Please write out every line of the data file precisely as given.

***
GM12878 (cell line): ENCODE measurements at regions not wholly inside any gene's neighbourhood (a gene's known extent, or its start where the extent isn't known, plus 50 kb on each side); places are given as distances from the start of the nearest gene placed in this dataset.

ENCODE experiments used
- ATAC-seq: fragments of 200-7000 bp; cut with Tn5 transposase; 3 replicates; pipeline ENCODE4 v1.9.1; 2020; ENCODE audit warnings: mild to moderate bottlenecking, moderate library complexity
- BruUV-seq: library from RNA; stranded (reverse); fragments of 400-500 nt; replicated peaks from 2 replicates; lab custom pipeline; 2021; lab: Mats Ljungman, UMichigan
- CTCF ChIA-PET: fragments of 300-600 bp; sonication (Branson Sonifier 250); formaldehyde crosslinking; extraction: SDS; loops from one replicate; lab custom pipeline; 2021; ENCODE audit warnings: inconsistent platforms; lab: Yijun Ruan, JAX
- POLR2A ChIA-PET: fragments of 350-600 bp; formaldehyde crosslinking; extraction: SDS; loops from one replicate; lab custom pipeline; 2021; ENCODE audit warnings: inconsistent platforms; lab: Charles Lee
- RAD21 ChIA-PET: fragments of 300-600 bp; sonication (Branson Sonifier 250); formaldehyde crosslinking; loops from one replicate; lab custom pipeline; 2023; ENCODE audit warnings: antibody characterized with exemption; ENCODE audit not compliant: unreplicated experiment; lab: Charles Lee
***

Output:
GM12878 (cell line): ENCODE measurements at regions not wholly inside any gene's neighbourhood (a gene's known extent, or its start where the extent isn't known, plus 50 kb on each side); places are given as distances from the start of the nearest gene placed in this dataset.

ENCODE experiments used
- ATAC-seq: fragments of 200-7000 bp; cut with Tn5 transposase; 3 replicates; pipeline ENCODE4 v1.9.1; 2020; ENCODE audit warnings: mild to moderate bottlenecking, moderate library complexity
- BruUV-seq: library from RNA; stranded (reverse); fragments of 400-500 nt; replicated peaks from 2 replicates; lab custom pipeline; 2021; lab: Mats Ljungman, UMichigan
- CTCF ChIA-PET: fragments of 300-600 bp; sonication (Branson Sonifier 250); formaldehyde crosslinking; extraction: SDS; loops from one replicate; lab custom pipeline; 2021; ENCODE audit warnings: inconsistent platforms; lab: Yijun Ruan, JAX
- POLR2A ChIA-PET: fragments of 350-600 bp; formaldehyde crosslinking; extraction: SDS; loops from one replicate; lab custom pipeline; 2021; ENCODE audit warnings: inconsistent platforms; lab: Charles Lee
- RAD21 ChIA-PET: fragments of 300-600 bp; sonication (Branson Sonifier 250); formaldehyde crosslinking; loops from one replicate; lab custom pipeline; 2023; ENCODE audit warnings: antibody characterized with exemption; ENCODE audit not compliant: unreplicated experiment; lab: Charles Lee